Contact us
7 key things to know about the upcoming Australian climate-related financial disclosure requirements
20 February 2024

7 key things to know about the upcoming Australian climate-related financial disclosure requirements

8 minute read
Climate risks & opportunities
Nancy Xie Senior Managing Consultant, Climate Risks & Opportunities

Australia has joined the growing list of countries introducing mandatory climate-related financial disclosure (CRFD) for companies.

While the details are still being finalised, thousands of companies will need to start reporting from July 2024 for the 2025 financial year (FY25), so the clock is ticking to get prepared.

In this blog, we'll share 7 things you need to know about the reporting requirements proposed for Australian companies, including the key differences with the International Sustainability Standards Board (ISSB) International Financial Reporting Standards (IFRS) S1 and S2 that were finalised in mid 2023.

Mandatory reporting is critical for climate action

While voluntary climate action has been rising in Australia, incoming legislation certainly changes the game. Mandatory disclosure puts climate strategy and importantly, risks and costs of inaction, in the spotlight for thousands of Australian companies. It forces boards and senior leaders to address this topic and ensure the right steps are being taken now to enhance the company's future resilience to climate change. Expanded corporate reporting gives policy makers a blue-print of the economy, demonstrating the industries who are doing well, and those who are lagging.

What you need to know about the draft requirements

After two rounds of consultation, the Australian Treasury released the draft exposure legislation on mandatory CRFD in January this year. This sets the direction for when and who the upcoming requirements may apply to.

Additionally, the Australian Accounting Standards Board (AASB) has been tasked with developing the detailed standards that will underpin the legislation. In October 2023, the AASB released its first draft of the rules that will guide these disclosures, the Australian Sustainability Reporting Standards (ASRS). The rules were modelled closely to the ISSB's IFRS and consists of three documents: ASRS 1 on general requirements, ASRS 2 on climate-related disclosures and ASRS 101 as a source of reference, giving reporting entities their first look at the detailed requirements they will need to follow to put together their reporting.

Overall, we can see that the proposed requirements, particularly where it differs from the IFRS, intends to make it more relevant for the Australian context and easier for companies to initially comply.

However, there will be high levels of scrutiny of disclosure compared with international counterparts as Australian companies will require auditing and provisions for regulator action (even though with limited scope).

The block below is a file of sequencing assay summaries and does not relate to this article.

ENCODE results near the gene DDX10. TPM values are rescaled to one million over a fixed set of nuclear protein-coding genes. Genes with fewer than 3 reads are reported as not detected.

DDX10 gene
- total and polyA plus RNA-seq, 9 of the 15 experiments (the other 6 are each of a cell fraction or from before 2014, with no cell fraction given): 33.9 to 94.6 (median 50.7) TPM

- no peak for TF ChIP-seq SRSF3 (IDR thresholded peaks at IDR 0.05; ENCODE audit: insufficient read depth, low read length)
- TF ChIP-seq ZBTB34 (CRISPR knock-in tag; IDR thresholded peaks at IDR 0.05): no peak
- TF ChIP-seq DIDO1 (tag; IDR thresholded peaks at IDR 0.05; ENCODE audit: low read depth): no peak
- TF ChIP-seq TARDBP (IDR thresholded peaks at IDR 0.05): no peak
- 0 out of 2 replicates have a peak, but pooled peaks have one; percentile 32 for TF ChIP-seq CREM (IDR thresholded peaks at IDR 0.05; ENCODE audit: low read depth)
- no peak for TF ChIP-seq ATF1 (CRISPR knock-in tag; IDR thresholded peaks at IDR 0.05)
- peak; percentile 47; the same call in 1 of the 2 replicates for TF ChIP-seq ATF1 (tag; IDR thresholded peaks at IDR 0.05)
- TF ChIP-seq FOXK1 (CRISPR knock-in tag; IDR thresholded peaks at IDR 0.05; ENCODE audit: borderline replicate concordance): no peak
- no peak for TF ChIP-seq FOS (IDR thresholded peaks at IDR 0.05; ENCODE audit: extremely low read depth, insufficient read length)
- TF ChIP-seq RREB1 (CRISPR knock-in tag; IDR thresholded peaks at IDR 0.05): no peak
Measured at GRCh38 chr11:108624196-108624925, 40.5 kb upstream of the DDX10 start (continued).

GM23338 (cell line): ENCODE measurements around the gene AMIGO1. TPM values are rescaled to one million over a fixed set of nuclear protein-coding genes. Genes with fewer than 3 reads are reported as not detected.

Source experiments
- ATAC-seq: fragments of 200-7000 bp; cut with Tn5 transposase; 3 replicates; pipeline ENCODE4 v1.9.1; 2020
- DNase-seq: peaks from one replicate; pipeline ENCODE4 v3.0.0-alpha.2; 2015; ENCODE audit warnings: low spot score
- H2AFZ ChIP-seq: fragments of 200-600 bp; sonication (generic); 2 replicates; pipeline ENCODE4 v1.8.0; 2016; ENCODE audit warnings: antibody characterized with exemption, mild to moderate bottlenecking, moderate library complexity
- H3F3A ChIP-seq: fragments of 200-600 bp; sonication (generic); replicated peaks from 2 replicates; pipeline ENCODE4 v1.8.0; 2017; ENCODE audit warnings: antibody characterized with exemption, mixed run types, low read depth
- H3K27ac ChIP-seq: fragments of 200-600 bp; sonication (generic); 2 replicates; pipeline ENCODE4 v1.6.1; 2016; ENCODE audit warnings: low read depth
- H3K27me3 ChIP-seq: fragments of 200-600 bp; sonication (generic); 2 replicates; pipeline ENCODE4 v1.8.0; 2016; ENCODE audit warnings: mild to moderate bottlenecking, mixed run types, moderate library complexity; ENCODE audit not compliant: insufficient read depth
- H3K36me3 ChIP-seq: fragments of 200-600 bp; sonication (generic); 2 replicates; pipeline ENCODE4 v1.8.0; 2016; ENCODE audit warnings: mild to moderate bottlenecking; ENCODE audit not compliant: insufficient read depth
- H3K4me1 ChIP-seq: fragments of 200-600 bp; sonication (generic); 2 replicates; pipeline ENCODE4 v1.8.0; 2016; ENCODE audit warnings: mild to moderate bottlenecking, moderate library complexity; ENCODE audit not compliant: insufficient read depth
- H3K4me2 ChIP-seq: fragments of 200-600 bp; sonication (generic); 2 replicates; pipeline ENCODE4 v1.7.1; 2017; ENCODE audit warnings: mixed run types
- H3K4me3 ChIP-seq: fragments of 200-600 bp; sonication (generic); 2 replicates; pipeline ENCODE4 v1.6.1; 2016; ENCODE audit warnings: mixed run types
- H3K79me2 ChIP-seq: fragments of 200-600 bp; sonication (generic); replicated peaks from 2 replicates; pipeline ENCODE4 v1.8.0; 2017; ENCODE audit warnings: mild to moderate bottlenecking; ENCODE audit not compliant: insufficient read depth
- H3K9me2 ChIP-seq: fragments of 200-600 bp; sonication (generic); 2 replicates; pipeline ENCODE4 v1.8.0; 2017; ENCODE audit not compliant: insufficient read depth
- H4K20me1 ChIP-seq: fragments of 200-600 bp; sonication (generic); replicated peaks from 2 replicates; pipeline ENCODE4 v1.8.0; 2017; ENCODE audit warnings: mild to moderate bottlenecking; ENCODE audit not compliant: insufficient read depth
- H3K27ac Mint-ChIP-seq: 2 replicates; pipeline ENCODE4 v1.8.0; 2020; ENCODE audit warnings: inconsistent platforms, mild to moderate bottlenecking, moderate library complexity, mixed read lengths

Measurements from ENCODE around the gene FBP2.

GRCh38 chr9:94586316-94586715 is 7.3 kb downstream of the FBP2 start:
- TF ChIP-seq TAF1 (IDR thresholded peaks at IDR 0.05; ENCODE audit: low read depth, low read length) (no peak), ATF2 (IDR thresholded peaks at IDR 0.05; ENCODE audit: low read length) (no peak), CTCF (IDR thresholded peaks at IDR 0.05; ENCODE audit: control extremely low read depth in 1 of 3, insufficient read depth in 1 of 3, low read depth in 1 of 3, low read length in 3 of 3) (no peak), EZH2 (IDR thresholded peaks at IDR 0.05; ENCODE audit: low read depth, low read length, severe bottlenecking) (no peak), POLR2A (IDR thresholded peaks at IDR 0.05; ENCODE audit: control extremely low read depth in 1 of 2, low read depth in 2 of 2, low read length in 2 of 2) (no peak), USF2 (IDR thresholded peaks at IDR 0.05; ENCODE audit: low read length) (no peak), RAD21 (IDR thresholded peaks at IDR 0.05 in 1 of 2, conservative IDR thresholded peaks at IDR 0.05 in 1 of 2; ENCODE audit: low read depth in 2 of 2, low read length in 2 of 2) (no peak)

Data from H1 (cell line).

To help you understand what’s involved, here are seven key things to know about the proposed Australian requirements:

1. The scope is clearly focused on climate:

The signal is clear that Australian companies should focus on climate first. Unlike the IFRS S1, the scope of ASRS 1 will not initially include the broader topics of sustainability, only climate-related matters. This means that expectations under ASRS 1 and 2 are currently fairly similar and ASRS 2 is a relatively short standard as it simply refers to ASRS 1 where requirements are identical.

What does this mean for you?

Focus on the key climate elements you have yet to do and dedicate resources to priority activities like measuring your GHG footprint and conducting climate-risk analysis.

2. A 1.5°C climate scenario is required:

Use of a 1.5°C climate scenario is clearly stated. This relates primarily to transition risks and opportunities assessment, as a 1.5°C future is one where these would be high. While the IFRS does not explicitly stipulate a temperature warming outcome, its predecessor, the TCFD, had specified a 2°C or lower scenario. However, since the publication of the TCFD framework the more ambitious 1.5°C transition scenario has generally been regarded as the latest international best practice scenario for transition risk assessment.

What does this mean for you?

When conducting your climate scenario analyses for transition risks and opportunities, make sure to assess a 1.5°C-aligned scenario. This should go hand in hand with assessing a 4°C-aligned scenario to reflect a high physical risk future. As scenario analysis is about understanding the potential impacts to your business under different possible futures, using two opposing scenarios allows you to effectively manage business impacts regardless of whatever future we face. Having these insights integrated into your disclosures should be a secondary benefit.

3. A different industry-specific lens can be used for disclosures:

Under the IFRS S2, Sustainability Accounting Standards Board (SASB) is used as a reference for identifying climate risks and opportunities. However, SASB's industry sectors do not need to be considered under the Australian draft requirements. By proposing not to use SASB, this may make it easier for Australian companies when identifying and reporting on their climate risks and opportunities. It does not prevent companies from still relying on SASB if that is the preference, however, the draft standards propose use of the Australian and New Zealand Standard Industrial Classification (ANZSIC) industry groupings for industry-based metrics as it is more specific to the Australian context.

What does this mean for you?